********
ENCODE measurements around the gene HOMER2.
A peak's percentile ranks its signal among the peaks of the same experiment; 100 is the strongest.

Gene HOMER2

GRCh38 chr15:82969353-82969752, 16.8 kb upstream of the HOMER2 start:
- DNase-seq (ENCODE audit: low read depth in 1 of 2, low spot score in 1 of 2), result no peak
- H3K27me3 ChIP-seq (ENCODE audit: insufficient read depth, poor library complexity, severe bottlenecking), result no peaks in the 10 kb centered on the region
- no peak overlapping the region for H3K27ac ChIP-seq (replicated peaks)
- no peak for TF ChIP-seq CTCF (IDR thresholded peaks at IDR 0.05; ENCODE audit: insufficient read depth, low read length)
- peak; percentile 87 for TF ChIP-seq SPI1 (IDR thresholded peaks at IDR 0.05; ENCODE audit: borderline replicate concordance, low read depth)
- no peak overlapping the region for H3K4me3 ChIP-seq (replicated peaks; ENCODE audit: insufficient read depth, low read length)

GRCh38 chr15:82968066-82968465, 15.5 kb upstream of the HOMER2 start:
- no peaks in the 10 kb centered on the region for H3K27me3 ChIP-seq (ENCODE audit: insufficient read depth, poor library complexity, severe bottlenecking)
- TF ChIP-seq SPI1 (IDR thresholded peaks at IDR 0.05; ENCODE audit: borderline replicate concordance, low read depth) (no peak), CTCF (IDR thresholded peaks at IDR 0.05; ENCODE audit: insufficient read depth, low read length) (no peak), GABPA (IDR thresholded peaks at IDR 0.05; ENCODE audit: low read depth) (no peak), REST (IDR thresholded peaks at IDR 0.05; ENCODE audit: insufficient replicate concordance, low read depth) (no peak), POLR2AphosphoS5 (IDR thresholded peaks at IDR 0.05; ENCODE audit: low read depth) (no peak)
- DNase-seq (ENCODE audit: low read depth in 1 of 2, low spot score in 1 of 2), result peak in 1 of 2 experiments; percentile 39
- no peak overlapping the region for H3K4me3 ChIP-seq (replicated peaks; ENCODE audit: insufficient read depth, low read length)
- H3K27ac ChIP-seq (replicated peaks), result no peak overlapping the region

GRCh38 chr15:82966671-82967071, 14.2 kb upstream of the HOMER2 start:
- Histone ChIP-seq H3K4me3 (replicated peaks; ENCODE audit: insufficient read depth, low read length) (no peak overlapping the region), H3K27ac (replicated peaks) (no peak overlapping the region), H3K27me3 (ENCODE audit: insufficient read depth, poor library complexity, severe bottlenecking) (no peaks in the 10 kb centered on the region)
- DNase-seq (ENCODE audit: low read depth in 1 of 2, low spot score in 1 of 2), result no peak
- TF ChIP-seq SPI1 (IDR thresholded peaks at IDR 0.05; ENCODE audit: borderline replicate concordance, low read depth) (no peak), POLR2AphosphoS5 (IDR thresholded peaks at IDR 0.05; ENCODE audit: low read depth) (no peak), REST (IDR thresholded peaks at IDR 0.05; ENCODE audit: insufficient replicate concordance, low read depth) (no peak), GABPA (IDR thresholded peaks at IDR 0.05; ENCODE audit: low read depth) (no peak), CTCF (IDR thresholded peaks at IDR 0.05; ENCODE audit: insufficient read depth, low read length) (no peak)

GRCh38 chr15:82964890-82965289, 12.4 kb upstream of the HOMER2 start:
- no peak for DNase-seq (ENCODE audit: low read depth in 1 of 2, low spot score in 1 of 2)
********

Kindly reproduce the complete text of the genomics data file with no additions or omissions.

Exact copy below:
ENCODE measurements around the gene HOMER2.
A peak's percentile ranks its signal among the peaks of the same experiment; 100 is the strongest.

Gene HOMER2

GRCh38 chr15:82969353-82969752, 16.8 kb upstream of the HOMER2 start:
- DNase-seq (ENCODE audit: low read depth in 1 of 2, low spot score in 1 of 2), result no peak
- H3K27me3 ChIP-seq (ENCODE audit: insufficient read depth, poor library complexity, severe bottlenecking), result no peaks in the 10 kb centered on the region
- no peak overlapping the region for H3K27ac ChIP-seq (replicated peaks)
- no peak for TF ChIP-seq CTCF (IDR thresholded peaks at IDR 0.05; ENCODE audit: insufficient read depth, low read length)
- peak; percentile 87 for TF ChIP-seq SPI1 (IDR thresholded peaks at IDR 0.05; ENCODE audit: borderline replicate concordance, low read depth)
- no peak overlapping the region for H3K4me3 ChIP-seq (replicated peaks; ENCODE audit: insufficient read depth, low read length)

GRCh38 chr15:82968066-82968465, 15.5 kb upstream of the HOMER2 start:
- no peaks in the 10 kb centered on the region for H3K27me3 ChIP-seq (ENCODE audit: insufficient read depth, poor library complexity, severe bottlenecking)
- TF ChIP-seq SPI1 (IDR thresholded peaks at IDR 0.05; ENCODE audit: borderline replicate concordance, low read depth) (no peak), CTCF (IDR thresholded peaks at IDR 0.05; ENCODE audit: insufficient read depth, low read length) (no peak), GABPA (IDR thresholded peaks at IDR 0.05; ENCODE audit: low read depth) (no peak), REST (IDR thresholded peaks at IDR 0.05; ENCODE audit: insufficient replicate concordance, low read depth) (no peak), POLR2AphosphoS5 (IDR thresholded peaks at IDR 0.05; ENCODE audit: low read depth) (no peak)
- DNase-seq (ENCODE audit: low read depth in 1 of 2, low spot score in 1 of 2), result peak in 1 of 2 experiments; percentile 39
- no peak overlapping the region for H3K4me3 ChIP-seq (replicated peaks; ENCODE audit: insufficient read depth, low read length)
- H3K27ac ChIP-seq (replicated peaks), result no peak overlapping the region

GRCh38 chr15:82966671-82967071, 14.2 kb upstream of the HOMER2 start:
- Histone ChIP-seq H3K4me3 (replicated peaks; ENCODE audit: insufficient read depth, low read length) (no peak overlapping the region), H3K27ac (replicated peaks) (no peak overlapping the region), H3K27me3 (ENCODE audit: insufficient read depth, poor library complexity, severe bottlenecking) (no peaks in the 10 kb centered on the region)
- DNase-seq (ENCODE audit: low read depth in 1 of 2, low spot score in 1 of 2), result no peak
- TF ChIP-seq SPI1 (IDR thresholded peaks at IDR 0.05; ENCODE audit: borderline replicate concordance, low read depth) (no peak), POLR2AphosphoS5 (IDR thresholded peaks at IDR 0.05; ENCODE audit: low read depth) (no peak), REST (IDR thresholded peaks at IDR 0.05; ENCODE audit: insufficient replicate concordance, low read depth) (no peak), GABPA (IDR thresholded peaks at IDR 0.05; ENCODE audit: low read depth) (no peak), CTCF (IDR thresholded peaks at IDR 0.05; ENCODE audit: insufficient read depth, low read length) (no peak)

GRCh38 chr15:82964890-82965289, 12.4 kb upstream of the HOMER2 start:
- no peak for DNase-seq (ENCODE audit: low read depth in 1 of 2, low spot score in 1 of 2)